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Ubuntu and Open Source updates and my views!

LightDM is the new login screen introduced in Ubuntu 12.04 in the place of good old GDM. You can tweak it little bit (Changing logo, wallpaper) using Ubuntu Tweak tool. However, there is no option to change the resolution of it to the desired value using any GUI tool. If you are having custom xorg.conf fiile, the LightDM screeen resolution will be set to the resolution you have chosen for desktop. If not, you might have ended with different screen resolutions for desktop and LightDM login screen.


Changing the LightDM screen resolution in 12.04 involves little bit terminal work. It’s not that difficult job if you follow the below steps properly.

In order to change LightDM screen resolution in 12.04, first we need to know the supported resolutions and the screen output type.

Open up a terminal: (Start typing “terminal” in your unity dash to see the option or press ctrl+alt+t whichever you are comfortable with)

Type or Copy and paste the below command into terminal to show your display details:

xrandr -q

If you only have one monitor you will see a line in the output like the below line. Don’t be horrified, we only need screen resolutions and the type from this output.

DVI-0 connected 1680x1050+0+0 (normal left inverted right x axis y axis) 
473mm x 296mm

The screen identifier is DVI-0 in this case which we need apart from the supported resolutions.

If you have multiple monitors there will be another 2 sections, both will have “connected” as the word following the identifier. You can tell which is which by their positioning, in the above example the 1680×1050+0+0 suggests:

x: 0 (distance from top left corner horizontally)
y: 0 (distance from top left corner vertically)

using the x and y values you should be able to identify which monitor is which – that is if the resolution doesn’t already give it away. As I have mentioned earlier, we need only screen identifier which is DVI-0 and your desired supported resolution from the above steps.

Now, the actual work begins:

1. Open up your favorite text editor, I prefer gedit for this example, press alt+f2 and type ”gedit”
2. Type or copy the below in it (You need to replace screen identifier which is “DVI-0” in this case and “1680×1050? which is my desired resolution)

 #!/bin/sh xrandr --output DVI-0 --primary --mode 1680x1050 

3. Save this on your desktop as ””
If you want to verify the functionality of this script, you can test this script before you put it into practice. Back in the terminal navigate to where we just saved it:

cd ~/Desktop

Now we need to make it executable:

chmod a+rx

Now run it:


(If your screen automatically auto-corrects after log in you probably won’t see a difference so you may want to use a test resolution that is different but you know works while testing)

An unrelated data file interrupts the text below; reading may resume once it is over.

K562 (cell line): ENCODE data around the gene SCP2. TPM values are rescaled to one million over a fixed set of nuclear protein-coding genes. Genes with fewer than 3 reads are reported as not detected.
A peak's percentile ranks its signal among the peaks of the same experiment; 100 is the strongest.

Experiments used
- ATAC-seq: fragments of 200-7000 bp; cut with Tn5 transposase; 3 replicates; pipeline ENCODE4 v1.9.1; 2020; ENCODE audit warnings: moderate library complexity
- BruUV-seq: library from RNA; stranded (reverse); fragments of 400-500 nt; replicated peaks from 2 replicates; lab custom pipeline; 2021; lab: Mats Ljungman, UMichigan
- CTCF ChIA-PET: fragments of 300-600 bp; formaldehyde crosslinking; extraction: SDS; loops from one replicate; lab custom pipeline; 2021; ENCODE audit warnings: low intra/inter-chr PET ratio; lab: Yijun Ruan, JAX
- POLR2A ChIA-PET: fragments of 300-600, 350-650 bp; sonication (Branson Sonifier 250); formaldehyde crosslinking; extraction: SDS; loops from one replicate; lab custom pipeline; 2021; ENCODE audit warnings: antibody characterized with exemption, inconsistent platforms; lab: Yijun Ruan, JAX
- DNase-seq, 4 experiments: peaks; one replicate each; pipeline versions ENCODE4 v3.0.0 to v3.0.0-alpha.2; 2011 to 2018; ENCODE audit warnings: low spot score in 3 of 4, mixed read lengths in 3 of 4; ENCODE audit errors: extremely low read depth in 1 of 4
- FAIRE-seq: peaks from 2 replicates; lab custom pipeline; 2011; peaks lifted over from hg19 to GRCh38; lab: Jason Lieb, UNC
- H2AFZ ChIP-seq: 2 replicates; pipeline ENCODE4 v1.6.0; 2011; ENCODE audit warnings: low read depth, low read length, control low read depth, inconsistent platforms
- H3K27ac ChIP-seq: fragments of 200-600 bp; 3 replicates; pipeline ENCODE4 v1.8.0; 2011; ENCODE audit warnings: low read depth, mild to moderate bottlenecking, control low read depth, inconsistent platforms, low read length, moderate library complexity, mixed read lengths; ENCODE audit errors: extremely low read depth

Now, back to the steps to set the LightDM resolution

4. We should move the script from desktop to somewhere more appropriate:

sudo mv ~/Desktop/ /usr/share/

If you don’t use sudo you may get a permission error (I use this folder out of personal preference)
5. We need to now run this in lightdm, navigate to LightDM conf folder:

cd /etc/lightdm

6. Open up the LightDM conf file:

sudo gedit lightdm.conf

7. Now add the line below after the last line and save – this instructs LightDM to use the resolution script we just made:


Now, restart LightDM and the correct resolution should be set on your LightDM login screen.

Categories: Ubuntu

About admin

Mangalore, India.

6 Responses so far.

  1. vith says:

    Nice tip. Just one issue: there’s a missing line return in the script. Something like this works:

    xrandr –output default –primary –mode 1440×900

    Hopefully these comments support HTML markup.

  2. […] employing xrandr to create, register and activate the modeline in question like here and here, here and then integrate the script with the display manager startup code for gdm or lightdm […]

  3. Paul says:

    Thanks, that works a treat. I had spotted the newline after #!/bin/sh and as an old crt user I also put in –rate 75
    I put the script directly in /etc/lightdm – don’t know if that will have any drawbacks later?
    So now my login screen is beautiful, other users also default to the right size & refresh on login but I find my own login is still arriving at 60 Hz 🙁

  4. Satya Sasmal says:


    While trying to change the screen resolution in Ubuntu 12.04 on my asus eee pc 1015cx, I received the following error:

    asus@asus-1015CX:~$ xrandr -q
    xrandr: Failed to get size of gamma for output default
    Screen 0: minimum 800 x 600, current 800 x 600, maximum 800 x 600
    default connected 800×600+0+0 0mm x 0mm
    800×600 61.0*

    Please help to change the screen resolution to 1024×768


  5. admin says:

    Satya, it would be better if you seek the advise of other users in Ubuuntu forums for help. In order to resolve this issue, you may need to provide details of your video card.

  6. gijsh says:

    Always got some error/warning screen from my monitor(1440×900) about too high refreshing frequencies, disguising important parts of the screen, so I had to type blindly my password.
    Your solution worked very well, many thanks!

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